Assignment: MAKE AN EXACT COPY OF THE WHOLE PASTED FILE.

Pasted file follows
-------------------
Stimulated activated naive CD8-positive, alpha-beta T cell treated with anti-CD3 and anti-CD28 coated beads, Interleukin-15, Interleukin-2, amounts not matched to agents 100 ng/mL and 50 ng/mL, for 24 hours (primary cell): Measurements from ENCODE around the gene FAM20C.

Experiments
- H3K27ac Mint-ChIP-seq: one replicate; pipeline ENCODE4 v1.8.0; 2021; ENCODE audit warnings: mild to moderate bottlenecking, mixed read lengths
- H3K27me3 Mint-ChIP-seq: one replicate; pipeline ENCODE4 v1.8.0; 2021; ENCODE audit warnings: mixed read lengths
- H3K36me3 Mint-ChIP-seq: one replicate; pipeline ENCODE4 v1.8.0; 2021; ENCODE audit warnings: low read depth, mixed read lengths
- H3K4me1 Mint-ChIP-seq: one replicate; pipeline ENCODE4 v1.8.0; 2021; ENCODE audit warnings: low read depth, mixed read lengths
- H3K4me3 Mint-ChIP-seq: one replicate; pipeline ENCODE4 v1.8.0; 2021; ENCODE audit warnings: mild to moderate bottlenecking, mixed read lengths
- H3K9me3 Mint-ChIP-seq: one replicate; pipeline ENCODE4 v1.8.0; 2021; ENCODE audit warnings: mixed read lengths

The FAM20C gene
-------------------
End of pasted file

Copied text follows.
Stimulated activated naive CD8-positive, alpha-beta T cell treated with anti-CD3 and anti-CD28 coated beads, Interleukin-15, Interleukin-2, amounts not matched to agents 100 ng/mL and 50 ng/mL, for 24 hours (primary cell): Measurements from ENCODE around the gene FAM20C.

Experiments
- H3K27ac Mint-ChIP-seq: one replicate; pipeline ENCODE4 v1.8.0; 2021; ENCODE audit warnings: mild to moderate bottlenecking, mixed read lengths
- H3K27me3 Mint-ChIP-seq: one replicate; pipeline ENCODE4 v1.8.0; 2021; ENCODE audit warnings: mixed read lengths
- H3K36me3 Mint-ChIP-seq: one replicate; pipeline ENCODE4 v1.8.0; 2021; ENCODE audit warnings: low read depth, mixed read lengths
- H3K4me1 Mint-ChIP-seq: one replicate; pipeline ENCODE4 v1.8.0; 2021; ENCODE audit warnings: low read depth, mixed read lengths
- H3K4me3 Mint-ChIP-seq: one replicate; pipeline ENCODE4 v1.8.0; 2021; ENCODE audit warnings: mild to moderate bottlenecking, mixed read lengths
- H3K9me3 Mint-ChIP-seq: one replicate; pipeline ENCODE4 v1.8.0; 2021; ENCODE audit warnings: mixed read lengths

The FAM20C gene